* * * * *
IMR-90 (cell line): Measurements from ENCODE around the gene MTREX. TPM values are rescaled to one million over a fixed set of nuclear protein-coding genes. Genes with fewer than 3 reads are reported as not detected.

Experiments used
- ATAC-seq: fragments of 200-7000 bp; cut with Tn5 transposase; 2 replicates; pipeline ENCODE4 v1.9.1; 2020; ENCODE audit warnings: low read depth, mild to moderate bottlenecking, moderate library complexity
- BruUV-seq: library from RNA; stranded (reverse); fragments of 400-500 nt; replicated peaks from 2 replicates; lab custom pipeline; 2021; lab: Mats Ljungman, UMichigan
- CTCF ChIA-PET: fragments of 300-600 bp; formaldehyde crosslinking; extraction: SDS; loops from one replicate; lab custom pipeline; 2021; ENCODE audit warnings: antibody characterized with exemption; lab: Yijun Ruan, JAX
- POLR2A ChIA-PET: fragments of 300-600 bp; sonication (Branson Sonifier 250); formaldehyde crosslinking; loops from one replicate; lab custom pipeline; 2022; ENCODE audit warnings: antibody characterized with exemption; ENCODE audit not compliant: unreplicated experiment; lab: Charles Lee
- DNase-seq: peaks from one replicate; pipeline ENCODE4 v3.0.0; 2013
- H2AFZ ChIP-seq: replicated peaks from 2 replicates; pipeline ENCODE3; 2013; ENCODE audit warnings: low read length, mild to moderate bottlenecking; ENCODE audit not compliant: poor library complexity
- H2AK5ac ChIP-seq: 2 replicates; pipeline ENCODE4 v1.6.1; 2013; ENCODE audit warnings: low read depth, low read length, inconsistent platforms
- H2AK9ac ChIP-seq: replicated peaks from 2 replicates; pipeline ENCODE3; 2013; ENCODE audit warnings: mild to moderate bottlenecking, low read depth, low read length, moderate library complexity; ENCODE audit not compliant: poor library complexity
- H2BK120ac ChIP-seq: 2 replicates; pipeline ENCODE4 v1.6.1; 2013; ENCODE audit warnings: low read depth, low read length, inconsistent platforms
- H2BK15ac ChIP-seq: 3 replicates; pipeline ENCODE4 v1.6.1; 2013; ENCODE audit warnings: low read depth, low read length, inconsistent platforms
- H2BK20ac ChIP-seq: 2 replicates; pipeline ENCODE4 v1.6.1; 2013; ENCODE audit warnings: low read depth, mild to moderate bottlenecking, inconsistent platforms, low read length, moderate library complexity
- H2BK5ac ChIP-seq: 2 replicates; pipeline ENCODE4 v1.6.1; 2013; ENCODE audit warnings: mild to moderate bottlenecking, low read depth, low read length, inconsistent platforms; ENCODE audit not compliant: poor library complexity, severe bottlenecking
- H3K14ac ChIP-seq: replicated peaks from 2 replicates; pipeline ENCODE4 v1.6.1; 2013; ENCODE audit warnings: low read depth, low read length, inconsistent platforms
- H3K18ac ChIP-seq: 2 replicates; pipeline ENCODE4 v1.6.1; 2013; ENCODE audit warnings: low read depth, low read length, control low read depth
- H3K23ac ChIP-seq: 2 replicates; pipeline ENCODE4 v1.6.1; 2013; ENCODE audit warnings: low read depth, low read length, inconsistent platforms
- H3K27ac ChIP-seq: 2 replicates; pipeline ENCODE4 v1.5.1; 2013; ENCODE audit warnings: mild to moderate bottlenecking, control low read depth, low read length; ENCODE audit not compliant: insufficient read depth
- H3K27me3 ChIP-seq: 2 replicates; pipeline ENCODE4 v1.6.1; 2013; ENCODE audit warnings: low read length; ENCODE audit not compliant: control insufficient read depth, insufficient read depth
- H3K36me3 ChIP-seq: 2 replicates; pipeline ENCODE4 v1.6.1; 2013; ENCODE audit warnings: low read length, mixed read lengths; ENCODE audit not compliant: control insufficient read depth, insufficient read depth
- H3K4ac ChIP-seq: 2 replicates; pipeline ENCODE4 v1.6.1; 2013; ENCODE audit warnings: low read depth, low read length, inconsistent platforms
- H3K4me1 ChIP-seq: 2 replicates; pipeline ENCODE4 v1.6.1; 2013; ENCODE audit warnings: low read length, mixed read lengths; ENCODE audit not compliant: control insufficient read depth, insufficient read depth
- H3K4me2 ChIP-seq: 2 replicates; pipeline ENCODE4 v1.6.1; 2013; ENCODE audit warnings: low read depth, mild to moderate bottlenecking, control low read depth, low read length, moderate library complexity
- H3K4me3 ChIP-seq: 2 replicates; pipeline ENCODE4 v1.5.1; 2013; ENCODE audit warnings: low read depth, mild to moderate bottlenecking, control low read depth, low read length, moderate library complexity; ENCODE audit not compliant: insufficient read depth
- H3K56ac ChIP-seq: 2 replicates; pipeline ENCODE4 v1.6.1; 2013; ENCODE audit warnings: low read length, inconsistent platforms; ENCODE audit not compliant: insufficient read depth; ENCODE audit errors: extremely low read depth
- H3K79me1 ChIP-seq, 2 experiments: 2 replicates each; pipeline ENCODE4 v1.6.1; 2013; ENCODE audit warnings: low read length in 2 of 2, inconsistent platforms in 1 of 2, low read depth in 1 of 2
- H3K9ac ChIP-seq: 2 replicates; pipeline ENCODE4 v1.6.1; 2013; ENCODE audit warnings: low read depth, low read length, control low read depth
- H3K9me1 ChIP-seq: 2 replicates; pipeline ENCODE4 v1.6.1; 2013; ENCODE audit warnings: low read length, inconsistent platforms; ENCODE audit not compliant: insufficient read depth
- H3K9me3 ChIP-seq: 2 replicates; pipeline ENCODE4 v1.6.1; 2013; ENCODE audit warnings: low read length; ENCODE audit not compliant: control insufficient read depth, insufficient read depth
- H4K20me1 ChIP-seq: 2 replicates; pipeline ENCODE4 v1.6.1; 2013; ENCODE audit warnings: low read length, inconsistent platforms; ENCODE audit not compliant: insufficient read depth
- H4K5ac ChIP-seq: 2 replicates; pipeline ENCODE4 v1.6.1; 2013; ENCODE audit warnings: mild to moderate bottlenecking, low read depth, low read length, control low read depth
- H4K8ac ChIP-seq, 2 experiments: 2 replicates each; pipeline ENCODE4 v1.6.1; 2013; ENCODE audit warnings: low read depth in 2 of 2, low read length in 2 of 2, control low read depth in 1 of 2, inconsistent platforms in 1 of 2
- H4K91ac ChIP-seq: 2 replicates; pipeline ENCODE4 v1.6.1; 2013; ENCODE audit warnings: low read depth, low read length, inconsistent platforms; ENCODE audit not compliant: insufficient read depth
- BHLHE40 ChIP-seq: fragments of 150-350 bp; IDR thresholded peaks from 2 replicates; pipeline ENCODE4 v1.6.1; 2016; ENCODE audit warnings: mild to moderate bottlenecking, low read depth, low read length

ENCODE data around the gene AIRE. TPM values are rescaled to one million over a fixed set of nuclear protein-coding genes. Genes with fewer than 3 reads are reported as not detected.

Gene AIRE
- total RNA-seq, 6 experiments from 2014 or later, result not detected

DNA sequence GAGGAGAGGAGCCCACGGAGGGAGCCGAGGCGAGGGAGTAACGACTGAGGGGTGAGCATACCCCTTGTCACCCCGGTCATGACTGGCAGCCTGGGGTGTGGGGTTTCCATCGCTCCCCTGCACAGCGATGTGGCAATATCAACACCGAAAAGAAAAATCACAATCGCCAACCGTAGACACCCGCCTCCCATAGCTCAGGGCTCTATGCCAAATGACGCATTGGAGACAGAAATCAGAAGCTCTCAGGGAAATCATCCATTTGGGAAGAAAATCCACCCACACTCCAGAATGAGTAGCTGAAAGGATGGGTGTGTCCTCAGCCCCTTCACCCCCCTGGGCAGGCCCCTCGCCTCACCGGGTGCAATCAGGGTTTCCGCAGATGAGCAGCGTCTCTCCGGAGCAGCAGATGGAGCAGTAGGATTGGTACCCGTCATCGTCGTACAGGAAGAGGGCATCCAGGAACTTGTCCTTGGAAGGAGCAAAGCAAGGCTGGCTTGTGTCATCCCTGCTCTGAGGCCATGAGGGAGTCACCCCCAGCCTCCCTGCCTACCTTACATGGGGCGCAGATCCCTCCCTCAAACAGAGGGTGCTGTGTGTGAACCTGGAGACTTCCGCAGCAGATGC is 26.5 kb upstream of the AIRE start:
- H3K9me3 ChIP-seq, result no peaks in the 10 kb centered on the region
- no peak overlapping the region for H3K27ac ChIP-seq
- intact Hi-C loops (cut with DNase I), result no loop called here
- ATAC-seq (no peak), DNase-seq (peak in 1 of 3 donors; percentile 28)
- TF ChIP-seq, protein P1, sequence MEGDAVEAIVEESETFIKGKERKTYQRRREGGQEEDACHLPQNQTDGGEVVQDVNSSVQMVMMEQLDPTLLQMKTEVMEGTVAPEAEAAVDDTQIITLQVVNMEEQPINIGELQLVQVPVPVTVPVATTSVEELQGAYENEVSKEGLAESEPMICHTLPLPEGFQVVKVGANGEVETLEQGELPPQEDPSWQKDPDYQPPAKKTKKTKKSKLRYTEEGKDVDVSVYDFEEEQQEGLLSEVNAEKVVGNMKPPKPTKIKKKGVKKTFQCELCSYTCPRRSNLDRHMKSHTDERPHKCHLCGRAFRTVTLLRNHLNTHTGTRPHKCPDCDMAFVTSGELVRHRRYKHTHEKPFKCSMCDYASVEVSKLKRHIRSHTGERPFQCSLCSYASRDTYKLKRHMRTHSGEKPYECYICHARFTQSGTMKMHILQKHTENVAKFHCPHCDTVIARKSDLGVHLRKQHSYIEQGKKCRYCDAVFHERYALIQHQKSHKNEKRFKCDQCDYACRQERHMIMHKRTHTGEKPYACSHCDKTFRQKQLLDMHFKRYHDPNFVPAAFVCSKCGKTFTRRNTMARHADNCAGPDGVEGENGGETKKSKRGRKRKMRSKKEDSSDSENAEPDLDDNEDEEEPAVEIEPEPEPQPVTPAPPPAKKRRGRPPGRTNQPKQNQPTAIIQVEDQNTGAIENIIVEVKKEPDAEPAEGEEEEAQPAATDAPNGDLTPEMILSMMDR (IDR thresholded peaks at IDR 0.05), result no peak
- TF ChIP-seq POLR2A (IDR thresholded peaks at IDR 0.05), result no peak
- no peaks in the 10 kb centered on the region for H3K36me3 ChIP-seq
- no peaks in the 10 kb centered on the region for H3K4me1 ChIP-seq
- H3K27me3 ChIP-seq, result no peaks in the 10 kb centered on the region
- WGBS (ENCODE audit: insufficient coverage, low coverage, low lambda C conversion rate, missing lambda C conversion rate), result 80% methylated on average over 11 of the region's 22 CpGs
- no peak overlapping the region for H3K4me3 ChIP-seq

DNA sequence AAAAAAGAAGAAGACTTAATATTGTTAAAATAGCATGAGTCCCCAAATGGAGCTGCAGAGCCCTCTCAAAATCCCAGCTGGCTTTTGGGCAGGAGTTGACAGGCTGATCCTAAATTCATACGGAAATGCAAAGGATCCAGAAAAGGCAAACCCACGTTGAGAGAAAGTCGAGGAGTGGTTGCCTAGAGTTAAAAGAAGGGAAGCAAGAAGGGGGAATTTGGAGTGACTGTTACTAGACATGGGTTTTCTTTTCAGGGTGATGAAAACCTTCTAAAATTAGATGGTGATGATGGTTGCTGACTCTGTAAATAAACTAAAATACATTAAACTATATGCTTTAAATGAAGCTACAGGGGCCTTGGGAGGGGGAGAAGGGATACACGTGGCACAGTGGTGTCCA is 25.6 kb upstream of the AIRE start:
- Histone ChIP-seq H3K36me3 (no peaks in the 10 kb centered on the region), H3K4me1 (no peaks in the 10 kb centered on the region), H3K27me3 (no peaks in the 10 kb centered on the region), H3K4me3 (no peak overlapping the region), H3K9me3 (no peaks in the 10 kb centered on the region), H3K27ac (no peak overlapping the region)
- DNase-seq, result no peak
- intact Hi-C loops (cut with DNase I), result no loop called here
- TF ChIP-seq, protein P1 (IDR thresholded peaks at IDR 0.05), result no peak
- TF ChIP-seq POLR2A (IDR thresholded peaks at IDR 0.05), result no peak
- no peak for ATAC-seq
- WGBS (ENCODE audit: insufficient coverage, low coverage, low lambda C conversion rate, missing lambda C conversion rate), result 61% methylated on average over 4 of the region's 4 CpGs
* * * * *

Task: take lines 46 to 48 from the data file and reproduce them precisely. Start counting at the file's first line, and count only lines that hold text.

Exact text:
- no peaks in the 10 kb centered on the region for H3K4me1 ChIP-seq
- H3K27me3 ChIP-seq, result no peaks in the 10 kb centered on the region
- WGBS (ENCODE audit: insufficient coverage, low coverage, low lambda C conversion rate, missing lambda C conversion rate), result 80% methylated on average over 11 of the region's 22 CpGs